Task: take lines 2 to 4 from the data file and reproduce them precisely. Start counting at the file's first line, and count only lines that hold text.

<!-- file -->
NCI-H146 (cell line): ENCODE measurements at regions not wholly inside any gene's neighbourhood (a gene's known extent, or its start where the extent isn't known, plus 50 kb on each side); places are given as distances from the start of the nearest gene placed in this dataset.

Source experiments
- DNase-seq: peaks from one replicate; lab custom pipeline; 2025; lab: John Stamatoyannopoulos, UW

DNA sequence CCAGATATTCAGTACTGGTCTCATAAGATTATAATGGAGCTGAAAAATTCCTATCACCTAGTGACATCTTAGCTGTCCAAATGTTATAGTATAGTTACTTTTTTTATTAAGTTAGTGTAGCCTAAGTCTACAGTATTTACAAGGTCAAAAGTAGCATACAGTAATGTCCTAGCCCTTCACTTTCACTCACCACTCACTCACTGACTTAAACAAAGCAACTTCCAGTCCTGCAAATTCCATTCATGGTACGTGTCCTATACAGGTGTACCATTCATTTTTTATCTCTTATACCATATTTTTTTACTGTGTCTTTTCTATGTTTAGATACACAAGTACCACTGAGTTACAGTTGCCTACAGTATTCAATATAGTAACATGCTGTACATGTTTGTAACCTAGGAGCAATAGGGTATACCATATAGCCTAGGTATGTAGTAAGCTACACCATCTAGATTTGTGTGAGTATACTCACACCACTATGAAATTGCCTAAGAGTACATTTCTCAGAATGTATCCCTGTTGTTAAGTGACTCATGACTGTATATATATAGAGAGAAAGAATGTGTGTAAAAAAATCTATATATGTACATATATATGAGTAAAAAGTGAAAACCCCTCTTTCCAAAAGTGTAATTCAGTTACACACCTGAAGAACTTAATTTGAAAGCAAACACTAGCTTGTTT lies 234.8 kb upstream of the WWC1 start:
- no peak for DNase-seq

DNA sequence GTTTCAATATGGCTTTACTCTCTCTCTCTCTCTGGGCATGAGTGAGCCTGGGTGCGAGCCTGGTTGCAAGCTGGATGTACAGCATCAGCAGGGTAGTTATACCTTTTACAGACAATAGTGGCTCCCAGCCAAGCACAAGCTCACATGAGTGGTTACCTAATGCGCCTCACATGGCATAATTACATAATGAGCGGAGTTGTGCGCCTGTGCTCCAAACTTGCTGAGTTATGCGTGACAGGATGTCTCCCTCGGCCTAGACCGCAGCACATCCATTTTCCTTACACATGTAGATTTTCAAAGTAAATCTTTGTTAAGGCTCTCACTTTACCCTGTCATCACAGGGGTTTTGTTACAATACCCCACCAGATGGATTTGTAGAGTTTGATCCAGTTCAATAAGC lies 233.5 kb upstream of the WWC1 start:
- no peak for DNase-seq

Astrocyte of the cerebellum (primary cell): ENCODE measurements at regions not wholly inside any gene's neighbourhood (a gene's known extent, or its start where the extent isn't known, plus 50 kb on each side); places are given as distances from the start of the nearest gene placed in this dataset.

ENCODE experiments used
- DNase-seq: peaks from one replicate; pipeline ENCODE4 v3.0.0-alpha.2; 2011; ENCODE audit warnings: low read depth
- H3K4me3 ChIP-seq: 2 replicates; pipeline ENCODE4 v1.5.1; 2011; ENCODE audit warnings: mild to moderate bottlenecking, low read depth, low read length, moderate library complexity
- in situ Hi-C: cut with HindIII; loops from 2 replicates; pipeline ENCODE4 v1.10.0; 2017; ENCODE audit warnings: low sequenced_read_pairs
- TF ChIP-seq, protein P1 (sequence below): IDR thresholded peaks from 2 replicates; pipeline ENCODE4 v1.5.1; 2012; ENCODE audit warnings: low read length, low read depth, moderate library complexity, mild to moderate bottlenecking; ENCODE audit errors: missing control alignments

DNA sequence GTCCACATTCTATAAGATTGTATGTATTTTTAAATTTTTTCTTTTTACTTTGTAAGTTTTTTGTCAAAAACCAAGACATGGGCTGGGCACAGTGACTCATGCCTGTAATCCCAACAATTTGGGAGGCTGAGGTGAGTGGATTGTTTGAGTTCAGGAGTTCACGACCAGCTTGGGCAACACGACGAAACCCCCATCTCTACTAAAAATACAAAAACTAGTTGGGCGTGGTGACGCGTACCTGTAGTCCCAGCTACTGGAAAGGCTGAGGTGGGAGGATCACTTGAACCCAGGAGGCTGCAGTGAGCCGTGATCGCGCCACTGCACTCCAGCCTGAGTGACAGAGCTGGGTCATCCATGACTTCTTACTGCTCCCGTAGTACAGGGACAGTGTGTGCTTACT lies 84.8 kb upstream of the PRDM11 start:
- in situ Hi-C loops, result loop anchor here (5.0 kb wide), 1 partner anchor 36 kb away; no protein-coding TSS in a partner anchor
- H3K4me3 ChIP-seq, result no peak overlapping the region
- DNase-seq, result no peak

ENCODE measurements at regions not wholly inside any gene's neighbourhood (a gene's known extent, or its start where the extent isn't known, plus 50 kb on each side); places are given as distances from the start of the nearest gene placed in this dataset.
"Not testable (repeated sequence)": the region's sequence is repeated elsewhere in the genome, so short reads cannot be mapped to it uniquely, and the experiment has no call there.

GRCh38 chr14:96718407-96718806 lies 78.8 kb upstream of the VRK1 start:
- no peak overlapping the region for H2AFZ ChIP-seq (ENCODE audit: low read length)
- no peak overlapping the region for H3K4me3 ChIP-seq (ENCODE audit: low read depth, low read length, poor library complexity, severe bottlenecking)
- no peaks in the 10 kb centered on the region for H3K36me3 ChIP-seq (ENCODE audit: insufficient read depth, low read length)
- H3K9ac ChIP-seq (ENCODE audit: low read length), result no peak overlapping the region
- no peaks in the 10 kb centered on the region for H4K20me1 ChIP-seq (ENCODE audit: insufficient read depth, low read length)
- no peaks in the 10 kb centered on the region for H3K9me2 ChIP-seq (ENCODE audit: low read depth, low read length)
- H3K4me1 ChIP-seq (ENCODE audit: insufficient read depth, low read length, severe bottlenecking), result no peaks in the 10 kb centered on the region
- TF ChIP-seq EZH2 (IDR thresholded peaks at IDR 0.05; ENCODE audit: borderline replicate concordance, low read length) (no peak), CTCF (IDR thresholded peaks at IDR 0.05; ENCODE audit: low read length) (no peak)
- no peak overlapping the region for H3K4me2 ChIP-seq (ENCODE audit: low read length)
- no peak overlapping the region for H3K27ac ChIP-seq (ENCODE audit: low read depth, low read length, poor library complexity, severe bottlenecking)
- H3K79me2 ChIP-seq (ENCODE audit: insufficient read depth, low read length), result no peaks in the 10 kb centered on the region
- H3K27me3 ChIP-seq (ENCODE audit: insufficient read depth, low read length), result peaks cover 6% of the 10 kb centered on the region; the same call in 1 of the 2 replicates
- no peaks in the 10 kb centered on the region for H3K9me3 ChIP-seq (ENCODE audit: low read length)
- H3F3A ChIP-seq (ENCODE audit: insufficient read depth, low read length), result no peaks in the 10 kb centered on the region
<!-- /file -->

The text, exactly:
Source experiments
- DNase-seq: peaks from one replicate; lab custom pipeline; 2025; lab: John Stamatoyannopoulos, UW

DNA sequence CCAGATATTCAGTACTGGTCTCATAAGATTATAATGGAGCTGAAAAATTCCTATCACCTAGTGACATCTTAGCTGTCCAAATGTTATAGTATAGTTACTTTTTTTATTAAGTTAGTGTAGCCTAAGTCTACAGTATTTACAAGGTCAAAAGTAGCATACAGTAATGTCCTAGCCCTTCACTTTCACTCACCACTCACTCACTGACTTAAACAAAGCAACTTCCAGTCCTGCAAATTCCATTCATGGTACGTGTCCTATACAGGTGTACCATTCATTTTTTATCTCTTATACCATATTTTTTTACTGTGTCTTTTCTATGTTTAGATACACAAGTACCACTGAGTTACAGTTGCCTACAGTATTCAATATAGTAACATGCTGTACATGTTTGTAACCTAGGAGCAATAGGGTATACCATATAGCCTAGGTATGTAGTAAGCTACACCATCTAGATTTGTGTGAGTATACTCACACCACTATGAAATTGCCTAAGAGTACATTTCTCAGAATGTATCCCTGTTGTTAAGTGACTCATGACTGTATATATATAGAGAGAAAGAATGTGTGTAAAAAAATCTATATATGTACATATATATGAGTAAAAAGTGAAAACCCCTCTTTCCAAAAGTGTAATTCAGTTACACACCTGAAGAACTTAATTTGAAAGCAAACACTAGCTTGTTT lies 234.8 kb upstream of the WWC1 start: